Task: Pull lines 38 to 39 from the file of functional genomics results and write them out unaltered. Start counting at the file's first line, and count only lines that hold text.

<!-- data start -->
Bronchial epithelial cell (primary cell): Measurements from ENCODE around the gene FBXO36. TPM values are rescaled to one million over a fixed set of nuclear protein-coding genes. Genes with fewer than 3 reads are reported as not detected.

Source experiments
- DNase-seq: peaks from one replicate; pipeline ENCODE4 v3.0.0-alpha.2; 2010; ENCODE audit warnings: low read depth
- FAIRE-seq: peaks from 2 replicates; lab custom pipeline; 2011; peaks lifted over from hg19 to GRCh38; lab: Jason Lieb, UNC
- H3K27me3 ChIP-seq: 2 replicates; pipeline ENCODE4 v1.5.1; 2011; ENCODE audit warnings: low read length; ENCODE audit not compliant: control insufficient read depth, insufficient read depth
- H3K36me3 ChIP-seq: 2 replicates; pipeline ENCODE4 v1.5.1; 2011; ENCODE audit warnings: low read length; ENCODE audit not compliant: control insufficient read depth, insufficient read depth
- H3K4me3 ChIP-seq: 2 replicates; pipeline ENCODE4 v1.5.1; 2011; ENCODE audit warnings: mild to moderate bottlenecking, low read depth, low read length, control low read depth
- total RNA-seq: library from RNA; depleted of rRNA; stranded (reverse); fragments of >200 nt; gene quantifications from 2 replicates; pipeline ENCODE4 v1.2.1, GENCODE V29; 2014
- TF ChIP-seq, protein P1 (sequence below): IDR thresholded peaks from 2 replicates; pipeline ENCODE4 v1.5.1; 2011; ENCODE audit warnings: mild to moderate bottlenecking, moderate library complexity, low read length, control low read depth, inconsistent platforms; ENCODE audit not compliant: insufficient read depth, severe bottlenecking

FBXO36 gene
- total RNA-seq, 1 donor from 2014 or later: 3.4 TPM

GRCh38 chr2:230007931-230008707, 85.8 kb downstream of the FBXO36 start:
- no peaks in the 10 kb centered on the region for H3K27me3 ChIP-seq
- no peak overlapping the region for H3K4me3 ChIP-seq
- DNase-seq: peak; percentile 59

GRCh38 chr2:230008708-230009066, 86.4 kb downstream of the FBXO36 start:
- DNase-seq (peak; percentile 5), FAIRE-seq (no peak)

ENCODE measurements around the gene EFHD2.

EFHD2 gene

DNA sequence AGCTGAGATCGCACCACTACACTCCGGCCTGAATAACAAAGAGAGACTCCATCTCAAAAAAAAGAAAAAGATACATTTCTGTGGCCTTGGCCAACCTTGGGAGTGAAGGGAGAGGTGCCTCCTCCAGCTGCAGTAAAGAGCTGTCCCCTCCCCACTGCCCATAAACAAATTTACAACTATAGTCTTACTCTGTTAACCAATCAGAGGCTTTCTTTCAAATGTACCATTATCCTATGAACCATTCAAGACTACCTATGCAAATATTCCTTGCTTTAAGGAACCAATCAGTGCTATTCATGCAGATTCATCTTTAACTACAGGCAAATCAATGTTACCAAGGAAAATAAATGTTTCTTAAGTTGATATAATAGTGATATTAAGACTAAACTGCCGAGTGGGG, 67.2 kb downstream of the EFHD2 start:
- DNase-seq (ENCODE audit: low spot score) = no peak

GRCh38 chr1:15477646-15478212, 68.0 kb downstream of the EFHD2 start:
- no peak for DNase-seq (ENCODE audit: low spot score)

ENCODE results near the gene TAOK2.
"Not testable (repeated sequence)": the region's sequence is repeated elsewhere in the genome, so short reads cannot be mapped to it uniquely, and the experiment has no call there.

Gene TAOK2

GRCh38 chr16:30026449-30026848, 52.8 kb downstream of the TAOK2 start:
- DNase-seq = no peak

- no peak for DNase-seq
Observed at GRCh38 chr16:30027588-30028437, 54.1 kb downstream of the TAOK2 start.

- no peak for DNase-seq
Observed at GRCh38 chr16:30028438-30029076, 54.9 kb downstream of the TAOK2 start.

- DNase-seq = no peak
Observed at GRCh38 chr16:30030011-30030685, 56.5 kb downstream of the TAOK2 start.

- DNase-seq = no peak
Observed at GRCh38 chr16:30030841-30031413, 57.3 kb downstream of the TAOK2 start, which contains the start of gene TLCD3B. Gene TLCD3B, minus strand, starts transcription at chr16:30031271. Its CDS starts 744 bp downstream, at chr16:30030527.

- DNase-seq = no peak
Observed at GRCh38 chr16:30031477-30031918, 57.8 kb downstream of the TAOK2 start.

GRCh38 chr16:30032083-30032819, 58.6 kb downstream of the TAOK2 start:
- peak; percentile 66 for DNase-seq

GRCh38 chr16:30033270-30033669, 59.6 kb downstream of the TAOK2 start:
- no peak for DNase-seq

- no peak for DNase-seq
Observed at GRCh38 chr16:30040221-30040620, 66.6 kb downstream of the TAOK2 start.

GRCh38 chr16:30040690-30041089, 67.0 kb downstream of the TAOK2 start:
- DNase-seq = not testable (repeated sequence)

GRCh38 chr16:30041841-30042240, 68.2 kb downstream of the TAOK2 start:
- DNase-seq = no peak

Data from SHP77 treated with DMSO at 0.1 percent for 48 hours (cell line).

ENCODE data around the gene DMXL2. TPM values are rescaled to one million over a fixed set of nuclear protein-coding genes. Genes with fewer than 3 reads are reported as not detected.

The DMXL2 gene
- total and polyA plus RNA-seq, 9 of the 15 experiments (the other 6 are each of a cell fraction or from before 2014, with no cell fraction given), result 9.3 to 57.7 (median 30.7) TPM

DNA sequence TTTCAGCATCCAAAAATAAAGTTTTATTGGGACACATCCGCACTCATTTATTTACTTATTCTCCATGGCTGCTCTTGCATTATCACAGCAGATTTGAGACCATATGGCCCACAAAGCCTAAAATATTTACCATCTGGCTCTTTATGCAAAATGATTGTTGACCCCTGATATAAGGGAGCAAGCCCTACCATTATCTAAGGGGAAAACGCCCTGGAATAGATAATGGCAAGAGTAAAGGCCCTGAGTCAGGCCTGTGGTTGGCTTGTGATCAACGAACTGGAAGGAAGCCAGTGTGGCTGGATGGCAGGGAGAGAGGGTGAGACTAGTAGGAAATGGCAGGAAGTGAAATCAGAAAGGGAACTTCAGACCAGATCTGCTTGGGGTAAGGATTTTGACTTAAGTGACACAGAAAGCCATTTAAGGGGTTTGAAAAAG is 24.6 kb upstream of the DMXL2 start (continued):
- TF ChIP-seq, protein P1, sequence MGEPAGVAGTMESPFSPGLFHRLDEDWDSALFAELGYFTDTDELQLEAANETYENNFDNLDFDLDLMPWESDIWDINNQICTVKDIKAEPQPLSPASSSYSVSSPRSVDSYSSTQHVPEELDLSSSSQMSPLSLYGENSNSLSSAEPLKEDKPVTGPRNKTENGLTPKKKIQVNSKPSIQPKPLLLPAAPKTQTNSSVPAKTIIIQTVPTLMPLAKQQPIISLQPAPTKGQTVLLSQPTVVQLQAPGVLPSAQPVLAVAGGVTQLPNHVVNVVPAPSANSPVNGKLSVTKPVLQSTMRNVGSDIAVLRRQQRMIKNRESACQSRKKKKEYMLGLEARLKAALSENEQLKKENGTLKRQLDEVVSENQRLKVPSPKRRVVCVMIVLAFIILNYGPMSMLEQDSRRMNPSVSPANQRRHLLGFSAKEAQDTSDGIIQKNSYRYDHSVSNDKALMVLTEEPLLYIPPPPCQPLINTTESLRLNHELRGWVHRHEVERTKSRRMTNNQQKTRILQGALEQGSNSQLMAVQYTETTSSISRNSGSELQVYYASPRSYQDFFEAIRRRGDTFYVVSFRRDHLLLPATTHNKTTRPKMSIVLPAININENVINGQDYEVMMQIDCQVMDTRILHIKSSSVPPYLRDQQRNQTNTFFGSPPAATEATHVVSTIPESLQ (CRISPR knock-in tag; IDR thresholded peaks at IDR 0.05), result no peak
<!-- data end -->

Observed at GRCh38 chr16:30031477-30031918, 57.8 kb downstream of the TAOK2 start.

GRCh38 chr16:30032083-30032819, 58.6 kb downstream of the TAOK2 start: